A. Procedural Background

Barnes filed this employment discrimination case on June 8, 2001. At this time, she also filed a jury demand, and a jury trial is scheduled in this case for January 27, 2003. The named defendants are Northwest Iowa Health Center and Sioux Valley Hospitals & Health System. The plaintiff alleges disability discrimination, and, as such, the action is brought pursuant to the Americans with Disabilities Act ("ADA"), 42 U.S.C. § 12101 et seq. and the Iowa Civil Rights Act ("ICRA"), Iowa Code ch. 216. The court's exercise of jurisdiction over this action is proper under 42 U.S.C. § 12117(a) (providing for original jurisdiction in the federal district courts) and 28 U.S.C. § 1367 (supplemental jurisdiction over state law claims).

In her complaint, Barnes sets forth several causes of actionsthe first three counts assert violations of the ADA, and the fourth asserts a violation of the ICRA. Count I alleges discrimination based on her actual disability; Count II alleges discrimination based on a record of disability; Count III alleges discrimination because of a perceived disability; and Count IV asserts disability discrimination in violation of the ICRA.

As noted above, Barnes and Sioux Valley filed cross-motions for summary judgment on September 5, 2002. In her Motion For Partial Summary Judgment, Barnes contends that she has established a prima facie case on her failure-to-accommodate claims because of (1) an actual disability; (2) a record of disability; and (3) a perceived disability. In Sioux Valley's motion, it contends it is entitled to judgment as a matter of law because (1) Barnes is not disabled within the meaning of the ADA; (2) Barnes does not have a record of disability; (3) Sioux Valley did not perceive Barnes as disabled; and (4) Barnes was not qualified to perform the essential functions of the job for which she applied.

Also on September 5, 2002, Sioux Valley filed a motion to dismiss Sioux Valley Hospital & Health System. In the Motion To Dismiss, the defendants argue, inter alia, that Sioux Valley Health Hospitals & Health System is not a proper defendant to this litigation because Sioux Valley Health Hospitals & Health System was not Barnes's potential employer and, in the alternative, because this court lacks personal *1060 jurisdiction over that entity. The court will address this argument in turn.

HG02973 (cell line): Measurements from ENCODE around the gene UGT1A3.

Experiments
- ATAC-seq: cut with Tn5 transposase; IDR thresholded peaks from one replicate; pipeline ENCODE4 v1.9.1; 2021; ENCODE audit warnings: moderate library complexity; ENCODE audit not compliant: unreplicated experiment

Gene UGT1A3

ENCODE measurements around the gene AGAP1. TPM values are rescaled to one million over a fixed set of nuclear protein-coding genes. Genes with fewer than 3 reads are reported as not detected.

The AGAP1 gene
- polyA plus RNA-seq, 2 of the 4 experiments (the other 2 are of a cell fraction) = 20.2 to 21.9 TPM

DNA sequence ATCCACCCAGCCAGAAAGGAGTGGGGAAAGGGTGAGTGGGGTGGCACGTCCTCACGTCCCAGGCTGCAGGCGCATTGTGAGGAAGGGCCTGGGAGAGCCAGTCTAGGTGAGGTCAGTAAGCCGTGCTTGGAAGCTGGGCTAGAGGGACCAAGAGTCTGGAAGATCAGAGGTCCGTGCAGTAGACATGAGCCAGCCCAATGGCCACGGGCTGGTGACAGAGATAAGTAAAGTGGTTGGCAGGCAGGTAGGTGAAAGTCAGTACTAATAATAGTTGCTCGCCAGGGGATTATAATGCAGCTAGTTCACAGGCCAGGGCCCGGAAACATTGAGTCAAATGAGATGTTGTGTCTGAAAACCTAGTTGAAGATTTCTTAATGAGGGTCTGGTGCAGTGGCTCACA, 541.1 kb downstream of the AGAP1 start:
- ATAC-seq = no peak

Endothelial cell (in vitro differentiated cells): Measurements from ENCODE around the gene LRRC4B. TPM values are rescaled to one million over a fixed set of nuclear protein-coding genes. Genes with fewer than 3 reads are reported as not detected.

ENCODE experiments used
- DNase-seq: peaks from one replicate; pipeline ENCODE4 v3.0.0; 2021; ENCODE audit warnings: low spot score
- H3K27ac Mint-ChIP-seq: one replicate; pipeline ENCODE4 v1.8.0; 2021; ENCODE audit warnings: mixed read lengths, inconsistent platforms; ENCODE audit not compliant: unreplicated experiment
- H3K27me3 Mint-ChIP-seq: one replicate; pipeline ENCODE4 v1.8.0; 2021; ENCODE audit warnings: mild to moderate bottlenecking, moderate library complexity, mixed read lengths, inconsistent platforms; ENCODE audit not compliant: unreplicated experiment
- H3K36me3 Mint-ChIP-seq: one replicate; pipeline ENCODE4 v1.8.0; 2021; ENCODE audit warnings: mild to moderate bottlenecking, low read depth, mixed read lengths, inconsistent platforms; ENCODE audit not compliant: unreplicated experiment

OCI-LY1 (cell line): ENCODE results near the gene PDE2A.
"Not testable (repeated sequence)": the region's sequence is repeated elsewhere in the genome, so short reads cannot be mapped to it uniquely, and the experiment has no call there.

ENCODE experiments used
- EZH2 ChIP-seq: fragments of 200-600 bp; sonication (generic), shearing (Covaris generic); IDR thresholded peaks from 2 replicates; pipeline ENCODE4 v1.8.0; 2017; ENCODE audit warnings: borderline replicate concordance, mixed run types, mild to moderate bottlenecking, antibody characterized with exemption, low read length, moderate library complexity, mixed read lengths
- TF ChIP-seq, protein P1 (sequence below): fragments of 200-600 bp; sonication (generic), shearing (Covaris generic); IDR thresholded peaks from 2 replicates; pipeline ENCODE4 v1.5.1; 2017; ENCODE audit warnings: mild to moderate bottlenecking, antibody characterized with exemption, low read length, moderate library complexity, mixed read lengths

Lastly, on October 22, 2002, Sioux Valley filed a motion to strike portions of Barnes's resistance papers, asserting they do not comply with the Federal and Local Rules, are not based on personal knowledge, and are inconsistent with prior testimony.

The court heard oral arguments on the parties' respective motions on November 8, 2002. In these arguments, the plaintiff was represented by Margaret M. Prahl of Heidman, Redmond, Fredregill, Patterson, Plaza & Dykstra LLP, Sioux City, Iowa. The defendants were represented by Cheryle Wiedmeier Gering of Davenport, Evans, Hurwitz, & Smith, Sioux Falls, South Dakota.

 
B. Disputed And Undisputed Facts

Barnes is a Licensed Practical Nurse ("LPN"), and she also suffers from rheumatoid arthritis.[1] Barnes began her employ with Sioux Valley in 1988 as an LPN and, later, as a phlebotomist and laboratory assistant. When she was diagnosed with rheumatoid arthritis in 1992, she left her position and collected Social Security Disability benefits through April of 2002. In August of 2000, Barnes had had her arthritis under control with medication for over a year, and she felt ready to re-enter the workforce. Responding to a newspaper vacancy announcement, Barnes applied for an LPN position with Oak Park Care Center, which is a long-term residential care facility (also known as a nursing home) operated by defendant Northwest Community Health System.